"Babe, I'm not doing this. I can't," Monalisa Perez told her boyfriend of six years, Pedro Ruiz, outside their home in Halstad, Minnesota, last June.
Perez, then 19 and pregnant with the couple's second child, was pointing a loaded .50-caliber Desert Eagle handgun at Ruiz who was holding an encyclopedia in front of his chest.
A GoPro camera on the couple's car and another camera on a ladder were recording what was supposed to be Ruiz's first video stunt for the YouTube channel he had named "Damitboy."
"The point of the video is, I just really want to see if a .50-caliber bullet can go through a book," Ruiz had said earlier.
Now, Perez, who had previously refused to go along with the dangerous stunt, was getting cold feet again.
"Come on," Ruiz said, urging his girlfriend to pull the trigger.
"Babe, if I kill you what's going to happen to my life," Perez said. "Like no, this isn't ok. I don't want to be responsible."
"You won't," Ruiz said. "As long as you hit the book. As long as you hit the book, you'll be fine. Come on, the battery's gonna die on it. Come closer."
Perez told him to "go back more," but Ruiz refused, urging the teen to shoot the gun. "Come on. Right there babe."
Perez pulled the trigger.
"Stop. Babe, stop. Babe," Ruiz said, the last words recorded his first video.
Authorities found Ruiz with a gunshot wound to his chest. He died at the scene.
On Friday, Norman County Attorney James Brue released multiple videos, photos, and transcripts to media organizations, including BuzzFeed News, that captured the chilling moments before and after Perez fatally shot her boyfriend during their ill-fated attempt to go viral.
In one video recorded on the day of his death, Ruiz ominously predicted the outcome of the stunt he had conceived for his YouTube channel.
"The ultimate test is to see if this 50-caliber bullet will go through a book," Ruiz was recorded saying. "I'm going to stand behind it and Monalisa is going to shoot. I hope she hits the book and not me."
He called his girlfriend the "most trustworthy person in the world."
"So if I'm gonna die, I'm pretty much ready to go to heaven right now," Ruiz said, looking into the camera. "If I die, I'll be ready for Jesus. He probably won't accept me into the pearly gates because of how stupid this is. But I have confidence that my girlfriend will hit the book and not me."
The bullet that Ruiz had described as a "cannon" went through the encyclopedia he was holding and into his chest.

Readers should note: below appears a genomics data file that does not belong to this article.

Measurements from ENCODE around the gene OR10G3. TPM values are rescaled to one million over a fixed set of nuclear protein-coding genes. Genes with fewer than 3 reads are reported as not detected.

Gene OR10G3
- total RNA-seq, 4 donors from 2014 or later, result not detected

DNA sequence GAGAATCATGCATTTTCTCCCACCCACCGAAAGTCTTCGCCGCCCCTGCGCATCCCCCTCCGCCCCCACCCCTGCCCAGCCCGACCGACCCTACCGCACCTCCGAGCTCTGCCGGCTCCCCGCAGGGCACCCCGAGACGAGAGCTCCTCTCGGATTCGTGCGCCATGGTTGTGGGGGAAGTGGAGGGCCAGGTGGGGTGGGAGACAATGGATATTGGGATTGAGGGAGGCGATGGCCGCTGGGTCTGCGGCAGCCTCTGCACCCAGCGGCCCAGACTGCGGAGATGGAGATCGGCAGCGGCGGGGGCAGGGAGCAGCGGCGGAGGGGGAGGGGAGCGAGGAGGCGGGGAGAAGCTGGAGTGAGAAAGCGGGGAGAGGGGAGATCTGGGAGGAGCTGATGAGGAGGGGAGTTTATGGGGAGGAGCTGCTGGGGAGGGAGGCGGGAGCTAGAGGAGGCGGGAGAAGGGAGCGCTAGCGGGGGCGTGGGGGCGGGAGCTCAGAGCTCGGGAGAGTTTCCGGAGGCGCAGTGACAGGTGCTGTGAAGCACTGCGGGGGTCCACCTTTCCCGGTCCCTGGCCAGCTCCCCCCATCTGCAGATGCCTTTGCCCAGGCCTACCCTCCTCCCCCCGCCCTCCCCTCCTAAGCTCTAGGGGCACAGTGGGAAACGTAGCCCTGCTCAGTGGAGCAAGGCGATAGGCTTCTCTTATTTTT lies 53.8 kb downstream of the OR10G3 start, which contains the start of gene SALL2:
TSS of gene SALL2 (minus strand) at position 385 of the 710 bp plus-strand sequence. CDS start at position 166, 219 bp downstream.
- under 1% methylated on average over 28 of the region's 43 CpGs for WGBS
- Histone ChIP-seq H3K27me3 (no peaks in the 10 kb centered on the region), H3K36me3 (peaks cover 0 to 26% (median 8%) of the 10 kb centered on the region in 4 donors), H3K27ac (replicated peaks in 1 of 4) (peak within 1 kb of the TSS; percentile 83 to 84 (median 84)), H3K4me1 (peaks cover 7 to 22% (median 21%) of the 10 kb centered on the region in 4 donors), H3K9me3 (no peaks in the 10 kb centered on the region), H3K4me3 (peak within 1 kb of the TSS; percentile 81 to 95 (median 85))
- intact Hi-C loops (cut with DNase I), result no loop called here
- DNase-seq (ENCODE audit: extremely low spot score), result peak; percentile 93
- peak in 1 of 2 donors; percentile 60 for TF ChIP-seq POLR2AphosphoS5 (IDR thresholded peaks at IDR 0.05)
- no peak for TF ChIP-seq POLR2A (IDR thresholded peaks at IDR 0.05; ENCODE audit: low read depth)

In a 911 call after the shooting, a hysterical Perez told the operator, "We were doing a YouTube stunt and it went wrong."
"He wanted to see if I could shoot his gun in a book and it went and shot him and it’s all on recording," Perez told the operator. "Oh my god, he's going to die."
Perez, who had been dating Ruiz since she was 14 or 15 years old, had her own YouTube vlog that showed "the real life of a young couple who happen to be teen parents."
Many of the videos featured the couple doing "pranks," "stunts," and "challenges," and some videos featured their 3-year-old daughter.
But Ruiz wanted his own YouTube channel where he said he could do "all the crazy stuff Pedro does."
"I'm borderline crazy," Ruiz said in a video recorded on the day of the fatal stunt. "I just love the adrenaline ... the near-death experiences."
"I hope I capture all my audience like that," Ruiz said, snapping his finger. "I hope with everything I do you guys can just be hooked, and watch until I fail."
Ruiz had even told one of his high school friends that if the stunt did not go as planned, he would "go out with a bang," the friend later told authorities.
In one of the videos recorded on the day he died, Ruiz said that he was unfazed when his friends thought he was "crazy" and "stupid."
"Every week I'm going to be bringing you guys new videos, crazy videos," Ruiz told his imaginary audience. "I don't have much money. But it takes money to do the crazy stuff I want to do. I hope with doing this YouTube, I can build a loyal audience that loves to see crazy stuff."
Two weeks before the incident, the couple had told Perez's parents that they were planning to make money by creating YouTube videos. Ruiz told them that he would start making money on the videos once he reached 10,000 views or followers.
In an interview with authorities after the shooting, Perez said she had repeatedly refused Ruiz's requests to carry out the book stunt for more than a month.
"And today, I finally just said yes. I gave in," Perez told an officer. She said that Ruiz had practiced the stunt using another book and the bullet hadn't gone through it.
She said that Ruiz was standing so close to her that she could touch him.
She said that after she pulled the trigger, Ruiz "like flew back and he looked down and he said, 'Oh shit,' and then right away I went to him, I was like, 'Babe, oh my God,' and I ran inside and called 911."
"I didn't mean to hurt him, he was my everything," Perez said, breaking down during the interview. "It wasn't supposed to happen like this."
In a video filmed before the stunt, Ruiz looked at the camera and said he wanted to be "crazier" than some of his role models, such as the stunt performers on Jackass.
"But if fail," he said, "I wanna die trying."